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Broker Quiz: Flexible Spending Accounts
August 17, 2012
The correct answer is:
B. $2,500 per plan year
Beginning Jan. 1, 2013, employee contributions to their health Flexible Spending Accounts (FSA) will be limited to:
A. $2,000 per plan year
B. $2,500 per plan year
C. $2,750 per plan year
D. $3,000 per plan year
Beginning Jan. 1, 2013, employee contributions to health Flexible Spending Accounts (FSA) will be limited to $2,500 per plan year, with future increases to allow for inflation.
The new requirement applies to all FSA plans whose taxable years begin after Dec. 31, 2012 — even plans grandfathered under other provisions of health care reform.
The U.S. Department of the Treasury issued Notice 2012-40 on May 30, 2012. The Notice provides additional guidance on the $2,500 limit imposed on salary reduction contributions to health FSAs effective Jan. 1, 2013.
The Notice 2012-40 specifically addresses questions regarding implementation of the contribution limit, particularly with respect to cafeteria plans with a non-calendar plan year. The guidance provides that:
- The $2,500 limit does not apply for plan years that begin before 2013. For example, a cafeteria plan with a July 1 plan year does not have to apply the limit until the plan year beginning on July 1, 2013;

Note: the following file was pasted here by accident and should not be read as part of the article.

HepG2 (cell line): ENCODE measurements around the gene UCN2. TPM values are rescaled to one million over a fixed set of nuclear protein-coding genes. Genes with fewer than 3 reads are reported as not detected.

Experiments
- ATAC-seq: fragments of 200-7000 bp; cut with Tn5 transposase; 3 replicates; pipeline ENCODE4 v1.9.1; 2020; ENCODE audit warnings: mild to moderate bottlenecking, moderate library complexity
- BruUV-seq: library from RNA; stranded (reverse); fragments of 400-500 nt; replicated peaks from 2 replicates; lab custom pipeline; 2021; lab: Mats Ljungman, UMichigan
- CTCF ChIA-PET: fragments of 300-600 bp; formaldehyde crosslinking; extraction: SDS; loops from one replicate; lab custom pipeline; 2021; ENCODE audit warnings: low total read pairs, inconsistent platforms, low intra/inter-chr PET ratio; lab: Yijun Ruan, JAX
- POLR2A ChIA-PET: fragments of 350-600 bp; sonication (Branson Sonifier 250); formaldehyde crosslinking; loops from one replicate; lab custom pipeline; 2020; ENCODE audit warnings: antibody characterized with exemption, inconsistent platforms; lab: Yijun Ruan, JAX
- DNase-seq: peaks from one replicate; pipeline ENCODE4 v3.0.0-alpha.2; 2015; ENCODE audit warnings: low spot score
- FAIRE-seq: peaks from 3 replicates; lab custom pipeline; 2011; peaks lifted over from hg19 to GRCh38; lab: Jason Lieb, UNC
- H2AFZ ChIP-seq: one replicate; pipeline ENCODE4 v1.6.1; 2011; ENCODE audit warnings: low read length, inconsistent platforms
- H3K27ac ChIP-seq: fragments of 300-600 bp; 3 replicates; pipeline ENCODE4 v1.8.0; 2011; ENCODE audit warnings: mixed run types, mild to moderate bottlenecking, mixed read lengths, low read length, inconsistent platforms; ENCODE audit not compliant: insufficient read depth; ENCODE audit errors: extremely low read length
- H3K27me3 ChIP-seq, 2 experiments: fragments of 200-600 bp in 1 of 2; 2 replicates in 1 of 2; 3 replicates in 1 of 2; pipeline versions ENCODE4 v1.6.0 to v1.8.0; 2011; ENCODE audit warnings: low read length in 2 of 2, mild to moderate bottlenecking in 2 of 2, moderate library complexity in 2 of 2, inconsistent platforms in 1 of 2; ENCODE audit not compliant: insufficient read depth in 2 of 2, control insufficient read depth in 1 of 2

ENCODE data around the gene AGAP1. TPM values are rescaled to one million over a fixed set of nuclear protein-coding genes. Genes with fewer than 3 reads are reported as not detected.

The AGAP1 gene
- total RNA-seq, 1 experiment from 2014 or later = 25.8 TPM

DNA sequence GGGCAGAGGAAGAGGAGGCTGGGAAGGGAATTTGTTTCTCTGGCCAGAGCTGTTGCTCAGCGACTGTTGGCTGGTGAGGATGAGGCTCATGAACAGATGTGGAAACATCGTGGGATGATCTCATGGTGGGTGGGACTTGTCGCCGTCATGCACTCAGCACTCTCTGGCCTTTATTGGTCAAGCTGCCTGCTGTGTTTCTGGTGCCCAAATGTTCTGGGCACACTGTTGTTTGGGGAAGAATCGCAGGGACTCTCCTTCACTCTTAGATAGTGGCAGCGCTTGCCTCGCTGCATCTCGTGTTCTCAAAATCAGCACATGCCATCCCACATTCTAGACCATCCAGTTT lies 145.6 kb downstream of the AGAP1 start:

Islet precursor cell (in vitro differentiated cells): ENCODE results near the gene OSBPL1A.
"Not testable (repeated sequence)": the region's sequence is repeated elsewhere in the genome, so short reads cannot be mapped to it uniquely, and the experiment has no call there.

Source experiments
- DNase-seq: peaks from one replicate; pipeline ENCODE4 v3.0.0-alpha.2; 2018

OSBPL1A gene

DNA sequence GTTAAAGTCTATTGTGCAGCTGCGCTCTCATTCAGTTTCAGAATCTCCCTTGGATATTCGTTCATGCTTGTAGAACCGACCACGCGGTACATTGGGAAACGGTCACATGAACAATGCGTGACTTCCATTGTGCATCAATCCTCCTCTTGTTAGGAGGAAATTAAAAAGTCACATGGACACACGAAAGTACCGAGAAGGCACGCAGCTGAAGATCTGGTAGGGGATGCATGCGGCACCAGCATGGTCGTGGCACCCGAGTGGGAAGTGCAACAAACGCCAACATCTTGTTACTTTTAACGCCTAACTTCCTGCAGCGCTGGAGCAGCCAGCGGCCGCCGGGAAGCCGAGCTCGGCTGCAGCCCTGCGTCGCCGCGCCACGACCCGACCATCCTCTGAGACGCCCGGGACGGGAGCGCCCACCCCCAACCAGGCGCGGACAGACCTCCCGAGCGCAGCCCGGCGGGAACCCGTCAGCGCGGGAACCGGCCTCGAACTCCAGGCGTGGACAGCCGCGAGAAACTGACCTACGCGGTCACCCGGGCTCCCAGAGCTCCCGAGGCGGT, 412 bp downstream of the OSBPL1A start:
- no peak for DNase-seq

- The term “taxable year” refers to the plan year of the cafeteria plan;
- Plans may adopt the required amendments to reflect the $2,500 limit at any time through the end of calendar year 2014;
- If a plan has adopted a grace period of up to two-and-a-half months, unused salary reduction contributions to the health FSA that are carried over into the grace period will not count against the $2,500 limit for the subsequent plan year;
- If a plan is timely amended to reflect the new $2,500 limit, relief is available for certain excess salary reduction contributions that result from a reasonable mistake and not willful neglect and that are corrected by the employer; and
- The contribution limit applies only to employee salary reduction contributions to health FSAs.
The limit does not apply to:
- Non-elective employer contributions;
- Employee salary reduction or other contributions to other types of FSAs;
- Health savings accounts;
- Health reimbursement arrangements; and
- Payment of an employee’s share of his or her health care coverage premiums.
Employers should be made aware that:
- Non-calendar year renewals do not need to initiate the change to the contribution limit prior to Jan. 1, 2013
- Non-elective employer contributions do not apply to the $2,500 limit
- Plan amendments do not have to be updated until the end of 2014
You can learn about other changes to health spending accounts under the Patient Protection and Affordable Care Act at the United for Reform Resource Center.
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United for Reform Resource Center
Your source for health reform overviews, implementation guides, timelines, provision details, FAQs, and other support documents.
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